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Will std::vector preserve the index order when just accessing and pushing items?

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Will std::vector preserve the index orders of the elements if all I do with it is access the elements through an iterator and add elements to the end using push_back, never sorting the vector or deleting items from it. (i.e. will myVector[c] always point to the same element in this case?) I'm pretty sure the answer is yes, but I'd like to get assured of it. For some reason I couldn't find a definite answer from the STL references. Thanks for the answers.

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The order of elements are preserved, but the locations (addresses) aren't.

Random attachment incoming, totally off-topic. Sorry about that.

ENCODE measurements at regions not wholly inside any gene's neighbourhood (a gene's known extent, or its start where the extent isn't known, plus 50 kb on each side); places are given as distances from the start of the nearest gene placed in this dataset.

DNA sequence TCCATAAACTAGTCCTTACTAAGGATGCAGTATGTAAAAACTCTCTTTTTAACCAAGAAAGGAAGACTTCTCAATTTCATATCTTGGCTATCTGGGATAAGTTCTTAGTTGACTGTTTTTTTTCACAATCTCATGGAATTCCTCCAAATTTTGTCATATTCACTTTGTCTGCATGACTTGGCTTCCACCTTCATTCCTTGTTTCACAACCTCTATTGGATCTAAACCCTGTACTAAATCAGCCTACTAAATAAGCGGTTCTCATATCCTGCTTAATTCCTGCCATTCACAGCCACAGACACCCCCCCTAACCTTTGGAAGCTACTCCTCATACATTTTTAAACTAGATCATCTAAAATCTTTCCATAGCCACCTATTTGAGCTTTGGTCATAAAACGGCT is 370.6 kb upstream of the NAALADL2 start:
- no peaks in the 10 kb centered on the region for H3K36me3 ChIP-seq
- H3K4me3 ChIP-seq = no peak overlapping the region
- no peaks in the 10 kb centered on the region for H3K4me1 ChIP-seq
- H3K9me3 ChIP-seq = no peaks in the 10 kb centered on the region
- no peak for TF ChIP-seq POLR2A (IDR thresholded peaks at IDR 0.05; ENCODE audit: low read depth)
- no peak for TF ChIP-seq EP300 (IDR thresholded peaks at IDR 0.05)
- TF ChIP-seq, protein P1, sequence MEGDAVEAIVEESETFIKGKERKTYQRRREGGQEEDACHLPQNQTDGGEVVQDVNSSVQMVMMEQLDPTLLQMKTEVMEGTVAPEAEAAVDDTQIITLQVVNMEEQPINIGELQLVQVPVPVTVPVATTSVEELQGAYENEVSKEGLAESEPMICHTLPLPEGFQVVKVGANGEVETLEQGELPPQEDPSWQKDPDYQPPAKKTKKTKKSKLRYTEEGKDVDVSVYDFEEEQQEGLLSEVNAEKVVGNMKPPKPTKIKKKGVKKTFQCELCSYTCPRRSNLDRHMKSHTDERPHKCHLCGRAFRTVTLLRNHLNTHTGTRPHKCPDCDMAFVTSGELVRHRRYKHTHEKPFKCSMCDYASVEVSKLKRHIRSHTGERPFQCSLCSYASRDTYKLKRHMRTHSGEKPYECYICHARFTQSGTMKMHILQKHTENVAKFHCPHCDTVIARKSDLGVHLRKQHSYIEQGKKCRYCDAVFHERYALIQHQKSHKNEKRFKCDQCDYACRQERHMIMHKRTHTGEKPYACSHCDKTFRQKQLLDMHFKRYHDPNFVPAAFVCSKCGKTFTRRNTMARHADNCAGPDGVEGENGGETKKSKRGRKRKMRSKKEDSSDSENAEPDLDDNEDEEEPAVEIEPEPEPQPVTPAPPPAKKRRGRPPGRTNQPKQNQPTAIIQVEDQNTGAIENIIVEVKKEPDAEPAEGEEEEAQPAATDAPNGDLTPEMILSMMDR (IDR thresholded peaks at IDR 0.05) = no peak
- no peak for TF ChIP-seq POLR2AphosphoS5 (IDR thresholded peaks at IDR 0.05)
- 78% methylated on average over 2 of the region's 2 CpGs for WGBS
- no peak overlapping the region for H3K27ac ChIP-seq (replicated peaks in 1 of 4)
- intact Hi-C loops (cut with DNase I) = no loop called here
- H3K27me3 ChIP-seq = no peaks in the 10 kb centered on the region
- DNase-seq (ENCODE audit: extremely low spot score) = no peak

You shouldn't do something like this:


std::vector<int> numbers;

numbers.push_back(1);
numbers.push_back(2);
numbers.push_back(3);
numbers.push_back(4);

int *p = &numbers[1];

numbers.push_back(5);

*p = 6; // bad


When you call push_back(), the vector may not have enough memory allocated to append the element. In this case it will reallocate a new block and copy the existing elements in before tacking on the element to be push_back-ed. This means that any pointers, references or iterators referring to elements of the vector before the push_back will now point in to no-mans land -- the old block of memory, which will have been released and returned to the OS/allocator for other purposes.

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Quote:
Original post by the_edd
The order of elements are preserved, but the locations (addresses) aren't.

Unless the original capacity is sufficient to store the new number of vector elements. If capacity() is greater than size(), then push_back() is guaranteed to not shuffle the elements around in memory.

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